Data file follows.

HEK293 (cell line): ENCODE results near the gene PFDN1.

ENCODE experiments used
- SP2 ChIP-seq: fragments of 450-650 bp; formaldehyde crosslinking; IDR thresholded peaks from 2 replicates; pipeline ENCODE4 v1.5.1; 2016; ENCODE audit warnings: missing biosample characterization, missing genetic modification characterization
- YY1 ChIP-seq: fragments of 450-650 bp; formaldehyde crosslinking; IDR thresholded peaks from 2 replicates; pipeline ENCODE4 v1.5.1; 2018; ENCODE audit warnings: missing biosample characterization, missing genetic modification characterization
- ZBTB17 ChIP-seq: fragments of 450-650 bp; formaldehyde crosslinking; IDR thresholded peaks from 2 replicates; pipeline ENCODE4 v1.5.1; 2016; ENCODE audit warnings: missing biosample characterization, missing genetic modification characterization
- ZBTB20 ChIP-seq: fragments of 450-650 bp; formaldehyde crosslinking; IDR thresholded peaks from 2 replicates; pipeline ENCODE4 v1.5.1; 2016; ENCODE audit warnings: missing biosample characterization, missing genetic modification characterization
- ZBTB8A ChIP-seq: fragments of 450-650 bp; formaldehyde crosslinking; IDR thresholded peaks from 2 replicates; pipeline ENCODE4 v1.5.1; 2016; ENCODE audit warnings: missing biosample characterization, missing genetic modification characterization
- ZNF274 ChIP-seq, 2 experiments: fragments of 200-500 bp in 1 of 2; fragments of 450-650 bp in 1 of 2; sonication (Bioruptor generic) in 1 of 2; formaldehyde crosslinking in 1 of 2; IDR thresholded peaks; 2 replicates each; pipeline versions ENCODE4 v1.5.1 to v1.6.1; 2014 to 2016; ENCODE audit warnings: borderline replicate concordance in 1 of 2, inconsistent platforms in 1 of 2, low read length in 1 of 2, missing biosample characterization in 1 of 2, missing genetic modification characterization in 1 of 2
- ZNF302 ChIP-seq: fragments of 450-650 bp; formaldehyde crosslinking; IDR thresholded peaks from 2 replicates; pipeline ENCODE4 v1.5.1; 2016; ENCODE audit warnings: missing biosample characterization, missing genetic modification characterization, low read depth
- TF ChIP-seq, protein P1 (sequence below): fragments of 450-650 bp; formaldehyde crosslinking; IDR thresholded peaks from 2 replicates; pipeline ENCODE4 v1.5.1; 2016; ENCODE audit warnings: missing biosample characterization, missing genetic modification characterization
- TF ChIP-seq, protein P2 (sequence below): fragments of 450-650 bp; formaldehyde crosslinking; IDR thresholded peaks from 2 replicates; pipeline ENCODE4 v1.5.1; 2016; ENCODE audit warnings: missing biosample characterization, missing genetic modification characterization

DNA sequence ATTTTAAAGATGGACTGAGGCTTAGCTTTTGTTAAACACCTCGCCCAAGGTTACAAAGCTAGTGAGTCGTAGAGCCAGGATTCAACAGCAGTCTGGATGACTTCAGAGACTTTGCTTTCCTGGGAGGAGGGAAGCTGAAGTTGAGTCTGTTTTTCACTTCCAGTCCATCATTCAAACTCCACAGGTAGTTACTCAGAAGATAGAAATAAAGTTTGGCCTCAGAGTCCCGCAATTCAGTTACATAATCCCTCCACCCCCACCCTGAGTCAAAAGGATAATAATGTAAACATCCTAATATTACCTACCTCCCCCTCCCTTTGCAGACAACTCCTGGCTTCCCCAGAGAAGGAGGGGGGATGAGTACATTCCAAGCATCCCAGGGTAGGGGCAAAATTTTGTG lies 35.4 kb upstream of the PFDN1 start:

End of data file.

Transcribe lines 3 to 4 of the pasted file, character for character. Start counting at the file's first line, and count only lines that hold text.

- SP2 ChIP-seq: fragments of 450-650 bp; formaldehyde crosslinking; IDR thresholded peaks from 2 replicates; pipeline ENCODE4 v1.5.1; 2016; ENCODE audit warnings: missing biosample characterization, missing genetic modification characterization
- YY1 ChIP-seq: fragments of 450-650 bp; formaldehyde crosslinking; IDR thresholded peaks from 2 replicates; pipeline ENCODE4 v1.5.1; 2018; ENCODE audit warnings: missing biosample characterization, missing genetic modification characterization